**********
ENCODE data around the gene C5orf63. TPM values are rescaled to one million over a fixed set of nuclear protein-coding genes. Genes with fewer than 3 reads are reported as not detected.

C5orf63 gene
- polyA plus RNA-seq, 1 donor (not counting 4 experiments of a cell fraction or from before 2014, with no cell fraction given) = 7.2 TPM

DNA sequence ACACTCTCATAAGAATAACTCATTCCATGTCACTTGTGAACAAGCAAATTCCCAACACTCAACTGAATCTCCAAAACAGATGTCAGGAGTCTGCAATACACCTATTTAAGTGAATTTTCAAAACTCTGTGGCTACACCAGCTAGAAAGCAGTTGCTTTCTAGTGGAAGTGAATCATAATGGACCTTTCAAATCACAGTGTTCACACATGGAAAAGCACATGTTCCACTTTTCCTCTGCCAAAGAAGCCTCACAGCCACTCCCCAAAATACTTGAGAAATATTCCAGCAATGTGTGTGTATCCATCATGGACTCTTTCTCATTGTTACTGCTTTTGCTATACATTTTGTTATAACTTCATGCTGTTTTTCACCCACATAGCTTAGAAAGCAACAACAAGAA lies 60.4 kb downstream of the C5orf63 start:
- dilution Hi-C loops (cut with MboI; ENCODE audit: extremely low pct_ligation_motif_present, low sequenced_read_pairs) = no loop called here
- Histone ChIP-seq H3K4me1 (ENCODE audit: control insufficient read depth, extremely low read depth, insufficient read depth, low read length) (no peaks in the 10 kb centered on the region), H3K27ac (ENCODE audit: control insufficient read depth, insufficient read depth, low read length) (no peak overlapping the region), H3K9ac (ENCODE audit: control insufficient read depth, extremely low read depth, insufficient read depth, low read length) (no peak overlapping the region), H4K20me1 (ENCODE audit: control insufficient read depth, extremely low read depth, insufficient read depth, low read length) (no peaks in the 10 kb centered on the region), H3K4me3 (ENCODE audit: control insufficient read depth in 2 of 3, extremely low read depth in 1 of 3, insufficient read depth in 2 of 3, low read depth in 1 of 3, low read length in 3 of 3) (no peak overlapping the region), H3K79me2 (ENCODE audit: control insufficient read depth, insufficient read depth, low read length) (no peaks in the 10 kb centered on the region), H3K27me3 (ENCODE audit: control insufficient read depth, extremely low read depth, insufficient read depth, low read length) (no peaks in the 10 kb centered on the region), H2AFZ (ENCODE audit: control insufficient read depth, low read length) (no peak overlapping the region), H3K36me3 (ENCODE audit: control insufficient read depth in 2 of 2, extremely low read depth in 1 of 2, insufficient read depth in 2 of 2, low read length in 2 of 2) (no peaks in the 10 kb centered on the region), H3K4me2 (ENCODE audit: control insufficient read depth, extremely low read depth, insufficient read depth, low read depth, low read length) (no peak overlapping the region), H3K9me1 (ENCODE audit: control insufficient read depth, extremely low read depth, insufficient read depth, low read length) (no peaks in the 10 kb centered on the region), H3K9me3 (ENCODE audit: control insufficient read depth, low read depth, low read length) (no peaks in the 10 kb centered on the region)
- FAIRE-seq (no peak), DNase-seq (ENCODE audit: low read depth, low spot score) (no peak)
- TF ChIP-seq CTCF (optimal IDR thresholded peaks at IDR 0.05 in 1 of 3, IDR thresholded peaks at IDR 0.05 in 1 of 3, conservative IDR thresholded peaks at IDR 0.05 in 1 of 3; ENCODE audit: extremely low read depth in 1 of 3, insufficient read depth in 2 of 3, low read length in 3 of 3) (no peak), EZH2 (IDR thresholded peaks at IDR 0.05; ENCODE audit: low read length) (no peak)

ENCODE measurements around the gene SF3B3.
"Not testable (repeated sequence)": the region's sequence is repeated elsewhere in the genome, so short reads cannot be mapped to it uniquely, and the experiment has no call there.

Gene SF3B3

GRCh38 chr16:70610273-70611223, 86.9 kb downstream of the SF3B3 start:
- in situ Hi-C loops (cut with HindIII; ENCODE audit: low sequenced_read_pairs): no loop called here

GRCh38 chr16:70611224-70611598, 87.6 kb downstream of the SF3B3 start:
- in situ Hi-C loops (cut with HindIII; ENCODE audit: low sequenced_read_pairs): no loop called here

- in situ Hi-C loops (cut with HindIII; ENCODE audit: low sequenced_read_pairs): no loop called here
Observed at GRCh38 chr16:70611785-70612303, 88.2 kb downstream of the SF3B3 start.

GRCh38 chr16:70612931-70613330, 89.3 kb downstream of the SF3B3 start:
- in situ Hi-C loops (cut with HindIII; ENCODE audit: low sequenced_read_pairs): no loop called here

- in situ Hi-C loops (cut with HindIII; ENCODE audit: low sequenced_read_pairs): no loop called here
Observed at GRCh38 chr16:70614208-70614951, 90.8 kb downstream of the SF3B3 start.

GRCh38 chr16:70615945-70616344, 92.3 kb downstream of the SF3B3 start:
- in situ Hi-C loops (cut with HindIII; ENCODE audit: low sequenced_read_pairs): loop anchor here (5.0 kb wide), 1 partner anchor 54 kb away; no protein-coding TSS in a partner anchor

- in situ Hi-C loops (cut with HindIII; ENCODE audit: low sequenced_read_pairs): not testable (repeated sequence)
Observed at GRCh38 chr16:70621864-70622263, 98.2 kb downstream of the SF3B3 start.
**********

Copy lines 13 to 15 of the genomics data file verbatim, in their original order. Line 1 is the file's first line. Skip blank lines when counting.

- in situ Hi-C loops (cut with HindIII; ENCODE audit: low sequenced_read_pairs): no loop called here

GRCh38 chr16:70611224-70611598, 87.6 kb downstream of the SF3B3 start:
- in situ Hi-C loops (cut with HindIII; ENCODE audit: low sequenced_read_pairs): no loop called here